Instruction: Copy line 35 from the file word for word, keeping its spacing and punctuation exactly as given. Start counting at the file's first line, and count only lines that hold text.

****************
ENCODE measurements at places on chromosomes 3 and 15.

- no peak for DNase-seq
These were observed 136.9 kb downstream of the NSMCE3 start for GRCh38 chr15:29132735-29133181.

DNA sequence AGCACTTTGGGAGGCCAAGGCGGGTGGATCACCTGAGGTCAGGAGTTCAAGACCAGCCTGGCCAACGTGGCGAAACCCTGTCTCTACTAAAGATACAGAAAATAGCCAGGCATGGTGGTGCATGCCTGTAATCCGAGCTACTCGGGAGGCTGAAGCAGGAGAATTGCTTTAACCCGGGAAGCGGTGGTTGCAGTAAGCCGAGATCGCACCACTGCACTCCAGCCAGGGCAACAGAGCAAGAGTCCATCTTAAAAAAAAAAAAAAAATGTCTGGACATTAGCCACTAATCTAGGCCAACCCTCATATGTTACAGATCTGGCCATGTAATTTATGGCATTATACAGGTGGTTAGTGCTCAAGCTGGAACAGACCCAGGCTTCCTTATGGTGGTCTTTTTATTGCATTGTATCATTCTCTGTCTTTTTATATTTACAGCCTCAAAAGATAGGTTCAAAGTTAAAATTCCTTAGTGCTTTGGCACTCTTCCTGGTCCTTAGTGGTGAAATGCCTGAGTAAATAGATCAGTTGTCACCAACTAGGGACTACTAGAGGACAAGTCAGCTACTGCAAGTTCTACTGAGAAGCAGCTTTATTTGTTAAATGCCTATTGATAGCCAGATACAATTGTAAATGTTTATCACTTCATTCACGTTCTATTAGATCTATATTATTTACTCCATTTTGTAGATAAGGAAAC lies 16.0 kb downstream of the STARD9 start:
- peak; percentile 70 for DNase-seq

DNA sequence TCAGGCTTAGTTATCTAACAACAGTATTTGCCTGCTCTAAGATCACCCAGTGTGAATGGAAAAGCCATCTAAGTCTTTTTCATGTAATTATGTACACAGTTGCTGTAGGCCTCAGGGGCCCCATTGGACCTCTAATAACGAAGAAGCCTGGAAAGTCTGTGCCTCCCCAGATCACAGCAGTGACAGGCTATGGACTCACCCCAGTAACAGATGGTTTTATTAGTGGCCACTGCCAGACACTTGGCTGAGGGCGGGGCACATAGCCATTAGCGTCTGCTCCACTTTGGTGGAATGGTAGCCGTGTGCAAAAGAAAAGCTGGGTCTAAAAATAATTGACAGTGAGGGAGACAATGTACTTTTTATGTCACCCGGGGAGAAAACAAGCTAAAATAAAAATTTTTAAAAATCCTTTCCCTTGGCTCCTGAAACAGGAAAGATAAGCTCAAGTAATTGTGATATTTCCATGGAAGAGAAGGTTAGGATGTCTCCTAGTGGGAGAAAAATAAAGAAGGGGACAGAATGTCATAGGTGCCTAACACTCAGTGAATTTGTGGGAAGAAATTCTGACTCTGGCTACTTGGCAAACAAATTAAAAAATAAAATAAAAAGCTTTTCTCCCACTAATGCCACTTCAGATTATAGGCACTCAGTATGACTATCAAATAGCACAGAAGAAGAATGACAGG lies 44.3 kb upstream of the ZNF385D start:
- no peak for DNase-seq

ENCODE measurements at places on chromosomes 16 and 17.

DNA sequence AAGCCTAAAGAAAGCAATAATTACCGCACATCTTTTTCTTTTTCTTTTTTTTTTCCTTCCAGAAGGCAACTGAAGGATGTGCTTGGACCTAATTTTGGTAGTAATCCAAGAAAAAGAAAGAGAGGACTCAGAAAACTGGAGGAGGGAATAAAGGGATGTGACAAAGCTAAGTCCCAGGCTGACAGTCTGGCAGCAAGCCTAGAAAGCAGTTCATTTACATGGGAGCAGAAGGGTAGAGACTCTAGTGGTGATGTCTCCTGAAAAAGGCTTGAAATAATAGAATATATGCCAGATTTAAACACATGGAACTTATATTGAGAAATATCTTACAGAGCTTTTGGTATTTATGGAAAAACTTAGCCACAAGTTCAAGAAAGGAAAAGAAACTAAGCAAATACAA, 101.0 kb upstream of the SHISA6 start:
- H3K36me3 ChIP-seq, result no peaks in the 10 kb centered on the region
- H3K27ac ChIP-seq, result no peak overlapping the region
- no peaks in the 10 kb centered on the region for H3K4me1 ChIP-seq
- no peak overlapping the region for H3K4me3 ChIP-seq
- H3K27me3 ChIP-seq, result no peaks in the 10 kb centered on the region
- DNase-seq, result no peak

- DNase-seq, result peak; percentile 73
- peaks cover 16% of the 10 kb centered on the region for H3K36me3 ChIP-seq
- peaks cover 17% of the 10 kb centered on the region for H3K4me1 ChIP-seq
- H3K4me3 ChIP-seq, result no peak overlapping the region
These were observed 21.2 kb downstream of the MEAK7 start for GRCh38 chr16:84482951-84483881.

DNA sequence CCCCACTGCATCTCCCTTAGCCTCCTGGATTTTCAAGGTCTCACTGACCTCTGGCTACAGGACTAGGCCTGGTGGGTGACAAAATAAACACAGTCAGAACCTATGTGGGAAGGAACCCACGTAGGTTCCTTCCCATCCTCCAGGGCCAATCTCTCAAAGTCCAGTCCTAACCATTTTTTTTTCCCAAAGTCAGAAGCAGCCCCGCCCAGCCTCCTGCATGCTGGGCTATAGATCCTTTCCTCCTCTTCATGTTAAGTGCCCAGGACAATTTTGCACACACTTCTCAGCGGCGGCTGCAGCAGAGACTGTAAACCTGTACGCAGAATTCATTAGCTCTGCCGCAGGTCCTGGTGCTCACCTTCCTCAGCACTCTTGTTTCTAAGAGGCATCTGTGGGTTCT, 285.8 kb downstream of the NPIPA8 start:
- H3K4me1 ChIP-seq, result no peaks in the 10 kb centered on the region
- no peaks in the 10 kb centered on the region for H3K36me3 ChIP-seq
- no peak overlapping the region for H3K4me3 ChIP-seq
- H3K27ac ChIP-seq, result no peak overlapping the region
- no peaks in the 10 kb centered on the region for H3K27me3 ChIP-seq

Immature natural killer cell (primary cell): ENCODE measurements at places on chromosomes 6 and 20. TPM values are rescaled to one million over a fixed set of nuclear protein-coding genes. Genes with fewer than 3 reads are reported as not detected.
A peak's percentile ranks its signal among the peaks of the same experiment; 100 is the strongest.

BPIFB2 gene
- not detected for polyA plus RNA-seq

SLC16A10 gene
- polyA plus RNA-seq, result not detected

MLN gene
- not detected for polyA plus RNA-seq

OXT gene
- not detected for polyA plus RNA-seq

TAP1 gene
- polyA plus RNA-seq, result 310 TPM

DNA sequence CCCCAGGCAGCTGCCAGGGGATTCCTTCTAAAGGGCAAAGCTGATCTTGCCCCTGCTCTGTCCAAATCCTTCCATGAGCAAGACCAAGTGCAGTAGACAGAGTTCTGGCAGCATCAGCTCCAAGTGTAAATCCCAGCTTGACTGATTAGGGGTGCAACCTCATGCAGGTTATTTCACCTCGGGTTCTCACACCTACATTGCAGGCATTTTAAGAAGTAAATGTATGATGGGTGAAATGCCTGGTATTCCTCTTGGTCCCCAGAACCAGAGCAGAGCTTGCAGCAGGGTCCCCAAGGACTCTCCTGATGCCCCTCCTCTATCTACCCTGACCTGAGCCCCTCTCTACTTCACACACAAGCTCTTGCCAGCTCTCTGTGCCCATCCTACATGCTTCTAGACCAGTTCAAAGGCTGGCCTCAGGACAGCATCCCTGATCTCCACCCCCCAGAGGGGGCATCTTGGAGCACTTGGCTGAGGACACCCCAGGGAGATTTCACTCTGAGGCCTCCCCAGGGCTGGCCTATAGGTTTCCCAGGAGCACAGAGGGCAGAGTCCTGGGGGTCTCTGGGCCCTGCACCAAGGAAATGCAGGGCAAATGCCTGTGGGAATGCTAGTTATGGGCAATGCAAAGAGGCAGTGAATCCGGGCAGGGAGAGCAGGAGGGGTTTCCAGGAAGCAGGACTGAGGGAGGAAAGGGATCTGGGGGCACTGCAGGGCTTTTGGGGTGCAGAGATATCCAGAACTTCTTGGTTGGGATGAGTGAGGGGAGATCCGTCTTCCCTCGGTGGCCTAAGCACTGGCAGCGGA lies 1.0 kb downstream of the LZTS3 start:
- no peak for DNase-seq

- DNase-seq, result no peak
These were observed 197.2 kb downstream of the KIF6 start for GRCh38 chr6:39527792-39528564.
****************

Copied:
OXT gene